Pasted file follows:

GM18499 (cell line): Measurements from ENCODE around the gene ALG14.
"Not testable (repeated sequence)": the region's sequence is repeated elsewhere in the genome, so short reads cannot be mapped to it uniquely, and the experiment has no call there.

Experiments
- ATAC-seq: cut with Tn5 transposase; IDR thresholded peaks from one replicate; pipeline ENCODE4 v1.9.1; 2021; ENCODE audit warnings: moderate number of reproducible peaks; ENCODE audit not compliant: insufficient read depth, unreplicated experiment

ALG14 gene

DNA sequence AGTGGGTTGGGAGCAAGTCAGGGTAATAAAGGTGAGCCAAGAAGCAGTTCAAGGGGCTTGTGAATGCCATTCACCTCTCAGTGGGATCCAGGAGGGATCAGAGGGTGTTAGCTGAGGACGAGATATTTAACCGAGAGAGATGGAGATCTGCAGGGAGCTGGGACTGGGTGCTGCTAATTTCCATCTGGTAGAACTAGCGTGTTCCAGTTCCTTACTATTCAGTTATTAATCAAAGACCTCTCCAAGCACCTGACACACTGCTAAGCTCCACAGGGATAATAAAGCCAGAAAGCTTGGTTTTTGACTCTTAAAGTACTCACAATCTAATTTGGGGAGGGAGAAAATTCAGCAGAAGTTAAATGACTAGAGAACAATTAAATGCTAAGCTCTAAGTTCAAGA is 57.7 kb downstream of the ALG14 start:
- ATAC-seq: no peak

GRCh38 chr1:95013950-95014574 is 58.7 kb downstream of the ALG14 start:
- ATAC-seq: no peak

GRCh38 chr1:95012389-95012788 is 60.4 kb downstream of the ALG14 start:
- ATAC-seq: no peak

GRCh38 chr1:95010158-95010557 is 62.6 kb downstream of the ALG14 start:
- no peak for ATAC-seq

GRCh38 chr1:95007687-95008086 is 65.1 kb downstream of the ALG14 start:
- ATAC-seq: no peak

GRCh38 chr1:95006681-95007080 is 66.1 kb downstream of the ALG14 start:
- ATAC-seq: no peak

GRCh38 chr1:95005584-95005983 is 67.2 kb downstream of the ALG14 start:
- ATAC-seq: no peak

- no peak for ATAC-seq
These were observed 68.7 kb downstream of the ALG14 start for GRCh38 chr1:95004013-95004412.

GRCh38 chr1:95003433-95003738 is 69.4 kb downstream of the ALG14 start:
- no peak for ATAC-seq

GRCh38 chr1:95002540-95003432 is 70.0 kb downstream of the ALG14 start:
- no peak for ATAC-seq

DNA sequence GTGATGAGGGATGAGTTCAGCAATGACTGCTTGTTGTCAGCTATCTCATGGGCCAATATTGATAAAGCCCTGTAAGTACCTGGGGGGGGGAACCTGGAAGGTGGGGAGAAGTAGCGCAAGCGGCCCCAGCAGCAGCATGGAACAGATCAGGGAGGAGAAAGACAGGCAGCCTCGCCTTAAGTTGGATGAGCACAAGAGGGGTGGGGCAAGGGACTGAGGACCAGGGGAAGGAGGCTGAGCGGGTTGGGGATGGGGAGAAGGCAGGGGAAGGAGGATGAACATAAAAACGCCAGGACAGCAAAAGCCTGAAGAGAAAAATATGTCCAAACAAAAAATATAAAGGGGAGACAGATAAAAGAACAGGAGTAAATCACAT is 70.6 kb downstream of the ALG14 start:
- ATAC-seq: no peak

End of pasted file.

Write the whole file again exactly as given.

GM18499 (cell line): Measurements from ENCODE around the gene ALG14.
"Not testable (repeated sequence)": the region's sequence is repeated elsewhere in the genome, so short reads cannot be mapped to it uniquely, and the experiment has no call there.

Experiments
- ATAC-seq: cut with Tn5 transposase; IDR thresholded peaks from one replicate; pipeline ENCODE4 v1.9.1; 2021; ENCODE audit warnings: moderate number of reproducible peaks; ENCODE audit not compliant: insufficient read depth, unreplicated experiment

ALG14 gene

DNA sequence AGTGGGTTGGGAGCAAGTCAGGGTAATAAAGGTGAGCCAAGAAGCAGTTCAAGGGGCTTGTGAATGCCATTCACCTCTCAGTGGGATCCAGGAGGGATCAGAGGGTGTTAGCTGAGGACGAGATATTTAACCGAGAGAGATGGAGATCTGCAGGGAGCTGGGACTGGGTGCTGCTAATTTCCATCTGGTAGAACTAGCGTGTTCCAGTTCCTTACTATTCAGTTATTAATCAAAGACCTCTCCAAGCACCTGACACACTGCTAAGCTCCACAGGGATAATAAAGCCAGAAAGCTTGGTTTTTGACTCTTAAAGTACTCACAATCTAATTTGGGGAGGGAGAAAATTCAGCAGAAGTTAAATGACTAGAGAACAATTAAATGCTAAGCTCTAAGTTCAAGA is 57.7 kb downstream of the ALG14 start:
- ATAC-seq: no peak

GRCh38 chr1:95013950-95014574 is 58.7 kb downstream of the ALG14 start:
- ATAC-seq: no peak

GRCh38 chr1:95012389-95012788 is 60.4 kb downstream of the ALG14 start:
- ATAC-seq: no peak

GRCh38 chr1:95010158-95010557 is 62.6 kb downstream of the ALG14 start:
- no peak for ATAC-seq

GRCh38 chr1:95007687-95008086 is 65.1 kb downstream of the ALG14 start:
- ATAC-seq: no peak

GRCh38 chr1:95006681-95007080 is 66.1 kb downstream of the ALG14 start:
- ATAC-seq: no peak

GRCh38 chr1:95005584-95005983 is 67.2 kb downstream of the ALG14 start:
- ATAC-seq: no peak

- no peak for ATAC-seq
These were observed 68.7 kb downstream of the ALG14 start for GRCh38 chr1:95004013-95004412.

GRCh38 chr1:95003433-95003738 is 69.4 kb downstream of the ALG14 start:
- no peak for ATAC-seq

GRCh38 chr1:95002540-95003432 is 70.0 kb downstream of the ALG14 start:
- no peak for ATAC-seq

DNA sequence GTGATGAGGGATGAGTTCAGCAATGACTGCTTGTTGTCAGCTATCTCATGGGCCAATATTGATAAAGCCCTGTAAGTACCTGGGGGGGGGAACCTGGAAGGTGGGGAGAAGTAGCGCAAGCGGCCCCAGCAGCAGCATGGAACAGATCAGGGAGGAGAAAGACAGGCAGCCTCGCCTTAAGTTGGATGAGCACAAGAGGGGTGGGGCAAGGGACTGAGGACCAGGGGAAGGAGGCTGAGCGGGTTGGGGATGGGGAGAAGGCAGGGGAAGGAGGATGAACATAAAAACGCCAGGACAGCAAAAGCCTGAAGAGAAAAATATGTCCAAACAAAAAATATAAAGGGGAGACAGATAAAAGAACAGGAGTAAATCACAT is 70.6 kb downstream of the ALG14 start:
- ATAC-seq: no peak